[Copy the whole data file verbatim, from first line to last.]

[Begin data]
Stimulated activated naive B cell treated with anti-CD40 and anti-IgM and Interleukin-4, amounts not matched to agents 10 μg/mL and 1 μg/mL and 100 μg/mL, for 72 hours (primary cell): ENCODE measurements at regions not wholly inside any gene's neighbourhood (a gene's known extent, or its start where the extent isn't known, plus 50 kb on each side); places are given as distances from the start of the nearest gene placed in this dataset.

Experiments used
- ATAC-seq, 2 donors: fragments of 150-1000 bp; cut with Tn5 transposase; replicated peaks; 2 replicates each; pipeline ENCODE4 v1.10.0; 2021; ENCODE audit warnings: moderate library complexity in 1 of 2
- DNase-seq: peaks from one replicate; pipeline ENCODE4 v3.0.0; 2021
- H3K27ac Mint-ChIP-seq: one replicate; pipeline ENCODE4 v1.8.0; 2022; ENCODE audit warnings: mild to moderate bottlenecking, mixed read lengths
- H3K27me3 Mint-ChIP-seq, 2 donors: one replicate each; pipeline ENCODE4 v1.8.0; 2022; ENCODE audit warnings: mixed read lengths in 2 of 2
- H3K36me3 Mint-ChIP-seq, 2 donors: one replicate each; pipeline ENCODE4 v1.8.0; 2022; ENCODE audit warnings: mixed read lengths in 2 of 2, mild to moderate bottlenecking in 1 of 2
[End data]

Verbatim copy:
Stimulated activated naive B cell treated with anti-CD40 and anti-IgM and Interleukin-4, amounts not matched to agents 10 μg/mL and 1 μg/mL and 100 μg/mL, for 72 hours (primary cell): ENCODE measurements at regions not wholly inside any gene's neighbourhood (a gene's known extent, or its start where the extent isn't known, plus 50 kb on each side); places are given as distances from the start of the nearest gene placed in this dataset.

Experiments used
- ATAC-seq, 2 donors: fragments of 150-1000 bp; cut with Tn5 transposase; replicated peaks; 2 replicates each; pipeline ENCODE4 v1.10.0; 2021; ENCODE audit warnings: moderate library complexity in 1 of 2
- DNase-seq: peaks from one replicate; pipeline ENCODE4 v3.0.0; 2021
- H3K27ac Mint-ChIP-seq: one replicate; pipeline ENCODE4 v1.8.0; 2022; ENCODE audit warnings: mild to moderate bottlenecking, mixed read lengths
- H3K27me3 Mint-ChIP-seq, 2 donors: one replicate each; pipeline ENCODE4 v1.8.0; 2022; ENCODE audit warnings: mixed read lengths in 2 of 2
- H3K36me3 Mint-ChIP-seq, 2 donors: one replicate each; pipeline ENCODE4 v1.8.0; 2022; ENCODE audit warnings: mixed read lengths in 2 of 2, mild to moderate bottlenecking in 1 of 2